By Austin Bergquist, PhD
It is a wonderful time to be a chiropractor in Canada. The profession has witnessed a gradual increase in utilization since the 1980s, women and diverse populations represent a greater proportion of the profession than ever before, and research activity designed to understand how chiropractic works and how to make it better has never been more productive.
However, low trust from the public and allied medical professions remains a major barrier to widespread chiropractic consumption. To address this issue, among other concerns, the Canadian Chiropractic Association now strongly encourages chiropractors to adopt an evidence-based practice model in their patient care.
From its inception in the early 1990s, the phrase “evidence-based practice” has meant that clinical decision-making should be guided ultimately by a balance between the implicit knowledge that accumulates through clinical experience, the personalized preferences of the patient, and knowledge gleaned from outcomes of high-quality scientific research studies. However, in Canada, the balance has shifted in recent years. A disproportionate emphasis has been placed on the importance of high-quality scientific research evidence.
Specifically, if a clinical decision lacks demonstrated value in the form of a randomized controlled trial, the gold standard in scientific research design, then that clinical decision is considered unsupported and falls outside the boundaries of evidence-based practice, regardless of the “lesser quality by design” literature base that may exist, as well as the personalized clinical reasoning or patient preferences that may have informed the decision.
The move toward such a research-focused practice is done with the best of intentions. The scientific research process is viewed as our most reliable method of generating knowledge unencumbered by confounding variables, such as the many forms of bias that can systematically hijack the truth. However, the problem with relying so heavily on research evidence when guiding clinical decision-making is that most research evidence lacks the ultimate objectivity it is designed to provide and carries a number of limitations often overlooked by its advocates.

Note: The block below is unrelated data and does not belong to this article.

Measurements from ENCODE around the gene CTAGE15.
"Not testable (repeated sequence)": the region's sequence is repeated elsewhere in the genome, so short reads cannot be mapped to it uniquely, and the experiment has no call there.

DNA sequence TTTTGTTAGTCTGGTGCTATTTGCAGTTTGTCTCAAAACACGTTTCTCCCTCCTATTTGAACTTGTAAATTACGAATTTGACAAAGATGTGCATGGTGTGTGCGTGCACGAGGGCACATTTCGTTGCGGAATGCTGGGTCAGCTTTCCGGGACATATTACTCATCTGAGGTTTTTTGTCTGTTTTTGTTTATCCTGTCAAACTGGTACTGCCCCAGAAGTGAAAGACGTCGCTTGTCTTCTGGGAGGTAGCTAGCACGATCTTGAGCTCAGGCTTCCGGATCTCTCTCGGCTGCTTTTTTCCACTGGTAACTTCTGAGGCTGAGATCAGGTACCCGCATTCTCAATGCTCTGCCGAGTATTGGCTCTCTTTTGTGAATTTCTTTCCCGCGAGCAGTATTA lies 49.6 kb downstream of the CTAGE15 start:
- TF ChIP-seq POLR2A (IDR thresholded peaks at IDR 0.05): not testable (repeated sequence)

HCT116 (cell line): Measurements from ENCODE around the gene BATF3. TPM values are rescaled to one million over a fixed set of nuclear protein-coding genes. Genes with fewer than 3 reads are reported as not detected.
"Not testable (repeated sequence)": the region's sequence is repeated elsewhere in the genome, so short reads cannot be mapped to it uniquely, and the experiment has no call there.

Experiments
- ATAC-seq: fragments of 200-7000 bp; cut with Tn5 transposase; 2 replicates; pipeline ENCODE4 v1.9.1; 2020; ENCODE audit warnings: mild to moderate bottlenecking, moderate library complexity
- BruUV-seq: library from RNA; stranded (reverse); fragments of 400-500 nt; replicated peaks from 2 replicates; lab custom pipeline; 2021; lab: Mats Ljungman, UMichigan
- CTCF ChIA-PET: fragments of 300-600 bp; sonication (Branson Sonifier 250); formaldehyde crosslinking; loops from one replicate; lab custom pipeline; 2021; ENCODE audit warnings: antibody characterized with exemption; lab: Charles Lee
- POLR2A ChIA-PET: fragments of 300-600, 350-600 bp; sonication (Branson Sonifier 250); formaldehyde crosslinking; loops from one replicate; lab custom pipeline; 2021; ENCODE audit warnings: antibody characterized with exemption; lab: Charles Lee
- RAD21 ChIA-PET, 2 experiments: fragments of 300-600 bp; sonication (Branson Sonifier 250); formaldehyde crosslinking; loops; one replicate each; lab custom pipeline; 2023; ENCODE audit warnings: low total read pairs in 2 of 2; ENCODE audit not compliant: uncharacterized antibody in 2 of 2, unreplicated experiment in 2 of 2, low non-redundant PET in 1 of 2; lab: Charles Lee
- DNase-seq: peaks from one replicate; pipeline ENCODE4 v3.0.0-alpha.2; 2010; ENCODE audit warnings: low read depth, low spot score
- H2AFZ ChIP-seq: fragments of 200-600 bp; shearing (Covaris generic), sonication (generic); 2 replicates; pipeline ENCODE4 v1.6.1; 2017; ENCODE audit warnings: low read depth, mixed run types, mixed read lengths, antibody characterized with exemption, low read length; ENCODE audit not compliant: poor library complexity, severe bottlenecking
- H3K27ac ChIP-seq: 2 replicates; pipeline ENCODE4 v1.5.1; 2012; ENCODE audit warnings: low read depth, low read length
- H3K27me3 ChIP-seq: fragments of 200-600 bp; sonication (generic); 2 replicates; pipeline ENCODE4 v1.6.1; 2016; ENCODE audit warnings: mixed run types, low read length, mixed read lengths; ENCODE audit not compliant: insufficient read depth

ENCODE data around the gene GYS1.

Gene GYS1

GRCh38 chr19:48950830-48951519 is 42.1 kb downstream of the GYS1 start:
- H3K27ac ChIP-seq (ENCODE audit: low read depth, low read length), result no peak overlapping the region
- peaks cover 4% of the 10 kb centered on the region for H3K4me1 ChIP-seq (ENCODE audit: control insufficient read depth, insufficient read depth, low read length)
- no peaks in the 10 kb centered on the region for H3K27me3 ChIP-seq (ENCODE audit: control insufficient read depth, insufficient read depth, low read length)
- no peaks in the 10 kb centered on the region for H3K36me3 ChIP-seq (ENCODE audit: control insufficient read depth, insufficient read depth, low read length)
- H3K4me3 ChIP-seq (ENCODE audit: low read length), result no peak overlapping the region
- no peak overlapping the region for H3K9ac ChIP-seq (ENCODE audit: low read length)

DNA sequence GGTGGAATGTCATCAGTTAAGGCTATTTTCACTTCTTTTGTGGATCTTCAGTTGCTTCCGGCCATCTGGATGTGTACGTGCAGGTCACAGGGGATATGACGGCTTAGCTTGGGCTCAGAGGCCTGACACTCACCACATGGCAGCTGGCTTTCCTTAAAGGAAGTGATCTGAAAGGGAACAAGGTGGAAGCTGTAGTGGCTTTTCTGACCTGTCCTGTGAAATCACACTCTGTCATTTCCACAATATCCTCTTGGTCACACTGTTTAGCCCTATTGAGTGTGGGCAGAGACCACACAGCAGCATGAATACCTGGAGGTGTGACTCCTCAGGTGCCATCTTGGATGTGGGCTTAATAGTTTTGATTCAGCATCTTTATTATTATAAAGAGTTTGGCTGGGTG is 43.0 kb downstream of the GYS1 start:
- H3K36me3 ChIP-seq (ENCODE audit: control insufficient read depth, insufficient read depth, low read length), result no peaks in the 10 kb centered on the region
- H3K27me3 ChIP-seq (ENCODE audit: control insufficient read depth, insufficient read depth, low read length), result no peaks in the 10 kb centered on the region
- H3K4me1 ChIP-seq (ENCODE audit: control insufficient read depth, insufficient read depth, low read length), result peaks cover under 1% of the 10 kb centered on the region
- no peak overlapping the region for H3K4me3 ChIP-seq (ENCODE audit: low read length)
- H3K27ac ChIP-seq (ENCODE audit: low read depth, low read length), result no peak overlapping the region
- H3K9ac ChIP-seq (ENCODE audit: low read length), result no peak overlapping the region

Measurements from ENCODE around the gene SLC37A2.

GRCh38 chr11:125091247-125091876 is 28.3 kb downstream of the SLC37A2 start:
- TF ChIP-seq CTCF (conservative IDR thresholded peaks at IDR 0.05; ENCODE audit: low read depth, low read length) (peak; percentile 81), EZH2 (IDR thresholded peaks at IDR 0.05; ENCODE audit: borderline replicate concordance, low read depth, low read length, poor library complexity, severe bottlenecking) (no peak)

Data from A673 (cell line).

Let us consider a limitation generalizable to all research. An important step in the scientific research process involves the confirmation or “replication” of research findings by others within the scientific community. Until the research finding is replicated, it is unclear whether the finding represents the truth, or whether it is a result of something unique to the scientists who conducted the experiments. Unfortunately, replication is rarely undertaken because it is not incentivized within the current research climate. Funding agencies, journals that publish research, and university or college faculties that determine which scientists are hired and which receive tenure, are only interested in who made the initial research “discovery,” not in who reproduced it.
However, when replication studies are undertaken, more often than any scientist would like to admit, published research findings are unsupported or even refuted by subsequent research evidence. The pressure to find something in academia is immense, and whether done intentionally or unintentionally, research outcomes are often subjected to the needs and desires of the scientists conducting the experiments. This widespread phenomenon, known as the replication crisis, describes how only a fraction of published literature can be reproduced, calling into question the utility of research findings in clinical practice. When replication studies become incentivized and integrated more deeply into research culture, scientists will be held more accountable for their findings, and subsequently, the reliability of their findings will carry more utility in clinical decision-making.
Research funding in Canada